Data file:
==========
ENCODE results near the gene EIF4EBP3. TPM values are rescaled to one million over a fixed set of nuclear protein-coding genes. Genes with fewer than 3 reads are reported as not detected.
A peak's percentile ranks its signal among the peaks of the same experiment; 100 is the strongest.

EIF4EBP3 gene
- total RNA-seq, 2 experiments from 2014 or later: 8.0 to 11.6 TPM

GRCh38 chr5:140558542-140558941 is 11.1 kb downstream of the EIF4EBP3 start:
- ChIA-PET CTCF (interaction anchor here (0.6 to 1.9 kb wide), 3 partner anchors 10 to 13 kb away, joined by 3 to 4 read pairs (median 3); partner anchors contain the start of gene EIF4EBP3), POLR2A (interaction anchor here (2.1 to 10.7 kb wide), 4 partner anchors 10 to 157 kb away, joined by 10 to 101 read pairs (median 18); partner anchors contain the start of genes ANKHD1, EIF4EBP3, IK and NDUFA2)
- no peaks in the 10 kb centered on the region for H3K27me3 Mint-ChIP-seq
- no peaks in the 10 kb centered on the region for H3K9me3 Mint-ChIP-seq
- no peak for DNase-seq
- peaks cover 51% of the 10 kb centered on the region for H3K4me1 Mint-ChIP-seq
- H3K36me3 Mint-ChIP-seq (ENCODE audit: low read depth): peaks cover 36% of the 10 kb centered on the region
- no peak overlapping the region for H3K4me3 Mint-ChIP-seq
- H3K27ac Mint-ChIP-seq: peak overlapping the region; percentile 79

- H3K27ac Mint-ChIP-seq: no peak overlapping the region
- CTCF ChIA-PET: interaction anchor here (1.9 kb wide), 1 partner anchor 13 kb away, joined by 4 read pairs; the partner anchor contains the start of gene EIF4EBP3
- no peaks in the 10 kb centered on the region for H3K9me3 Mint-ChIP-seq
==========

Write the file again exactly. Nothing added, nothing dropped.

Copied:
ENCODE results near the gene EIF4EBP3. TPM values are rescaled to one million over a fixed set of nuclear protein-coding genes. Genes with fewer than 3 reads are reported as not detected.
A peak's percentile ranks its signal among the peaks of the same experiment; 100 is the strongest.

EIF4EBP3 gene
- total RNA-seq, 2 experiments from 2014 or later: 8.0 to 11.6 TPM

GRCh38 chr5:140558542-140558941 is 11.1 kb downstream of the EIF4EBP3 start:
- ChIA-PET CTCF (interaction anchor here (0.6 to 1.9 kb wide), 3 partner anchors 10 to 13 kb away, joined by 3 to 4 read pairs (median 3); partner anchors contain the start of gene EIF4EBP3), POLR2A (interaction anchor here (2.1 to 10.7 kb wide), 4 partner anchors 10 to 157 kb away, joined by 10 to 101 read pairs (median 18); partner anchors contain the start of genes ANKHD1, EIF4EBP3, IK and NDUFA2)
- no peaks in the 10 kb centered on the region for H3K27me3 Mint-ChIP-seq
- no peaks in the 10 kb centered on the region for H3K9me3 Mint-ChIP-seq
- no peak for DNase-seq
- peaks cover 51% of the 10 kb centered on the region for H3K4me1 Mint-ChIP-seq
- H3K36me3 Mint-ChIP-seq (ENCODE audit: low read depth): peaks cover 36% of the 10 kb centered on the region
- no peak overlapping the region for H3K4me3 Mint-ChIP-seq
- H3K27ac Mint-ChIP-seq: peak overlapping the region; percentile 79

- H3K27ac Mint-ChIP-seq: no peak overlapping the region
- CTCF ChIA-PET: interaction anchor here (1.9 kb wide), 1 partner anchor 13 kb away, joined by 4 read pairs; the partner anchor contains the start of gene EIF4EBP3
- no peaks in the 10 kb centered on the region for H3K9me3 Mint-ChIP-seq